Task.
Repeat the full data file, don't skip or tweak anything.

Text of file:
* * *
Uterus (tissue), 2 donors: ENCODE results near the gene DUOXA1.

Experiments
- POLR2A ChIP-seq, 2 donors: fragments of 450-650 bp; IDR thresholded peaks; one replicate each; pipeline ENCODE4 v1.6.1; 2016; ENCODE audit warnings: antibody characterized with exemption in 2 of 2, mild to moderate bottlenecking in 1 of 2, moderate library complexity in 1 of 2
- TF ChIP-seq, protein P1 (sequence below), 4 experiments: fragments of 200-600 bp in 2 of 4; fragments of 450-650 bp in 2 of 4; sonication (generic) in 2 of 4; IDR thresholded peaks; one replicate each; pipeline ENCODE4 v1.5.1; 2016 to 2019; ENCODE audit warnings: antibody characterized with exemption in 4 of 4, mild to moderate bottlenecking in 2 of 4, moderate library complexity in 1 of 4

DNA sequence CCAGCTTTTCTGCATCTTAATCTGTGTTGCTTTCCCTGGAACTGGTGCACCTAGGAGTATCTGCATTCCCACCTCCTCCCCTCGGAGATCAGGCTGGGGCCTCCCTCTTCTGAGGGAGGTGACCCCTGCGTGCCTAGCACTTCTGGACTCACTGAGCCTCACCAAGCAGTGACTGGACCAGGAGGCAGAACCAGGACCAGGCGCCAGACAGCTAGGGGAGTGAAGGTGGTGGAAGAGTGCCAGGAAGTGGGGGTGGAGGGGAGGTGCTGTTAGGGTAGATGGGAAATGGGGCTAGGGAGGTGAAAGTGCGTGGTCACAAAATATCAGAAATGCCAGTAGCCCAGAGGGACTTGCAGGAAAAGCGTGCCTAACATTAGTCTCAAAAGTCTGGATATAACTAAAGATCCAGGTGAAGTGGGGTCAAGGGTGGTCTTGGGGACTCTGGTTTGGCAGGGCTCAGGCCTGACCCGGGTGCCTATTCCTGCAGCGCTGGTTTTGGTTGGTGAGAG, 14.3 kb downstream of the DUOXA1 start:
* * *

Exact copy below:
Uterus (tissue), 2 donors: ENCODE results near the gene DUOXA1.

Experiments
- POLR2A ChIP-seq, 2 donors: fragments of 450-650 bp; IDR thresholded peaks; one replicate each; pipeline ENCODE4 v1.6.1; 2016; ENCODE audit warnings: antibody characterized with exemption in 2 of 2, mild to moderate bottlenecking in 1 of 2, moderate library complexity in 1 of 2
- TF ChIP-seq, protein P1 (sequence below), 4 experiments: fragments of 200-600 bp in 2 of 4; fragments of 450-650 bp in 2 of 4; sonication (generic) in 2 of 4; IDR thresholded peaks; one replicate each; pipeline ENCODE4 v1.5.1; 2016 to 2019; ENCODE audit warnings: antibody characterized with exemption in 4 of 4, mild to moderate bottlenecking in 2 of 4, moderate library complexity in 1 of 4

DNA sequence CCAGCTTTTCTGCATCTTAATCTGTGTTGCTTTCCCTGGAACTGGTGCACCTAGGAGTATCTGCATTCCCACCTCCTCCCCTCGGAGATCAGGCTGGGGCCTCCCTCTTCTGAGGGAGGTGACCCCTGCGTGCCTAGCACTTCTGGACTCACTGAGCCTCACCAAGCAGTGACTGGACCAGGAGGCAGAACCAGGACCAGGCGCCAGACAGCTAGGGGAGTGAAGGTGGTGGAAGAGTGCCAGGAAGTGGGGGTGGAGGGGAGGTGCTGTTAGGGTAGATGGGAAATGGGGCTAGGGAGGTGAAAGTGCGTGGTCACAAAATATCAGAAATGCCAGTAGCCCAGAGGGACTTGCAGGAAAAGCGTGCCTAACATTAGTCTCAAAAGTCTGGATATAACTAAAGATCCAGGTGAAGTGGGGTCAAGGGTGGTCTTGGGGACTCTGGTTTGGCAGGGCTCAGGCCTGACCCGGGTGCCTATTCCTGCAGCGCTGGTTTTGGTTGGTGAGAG, 14.3 kb downstream of the DUOXA1 start: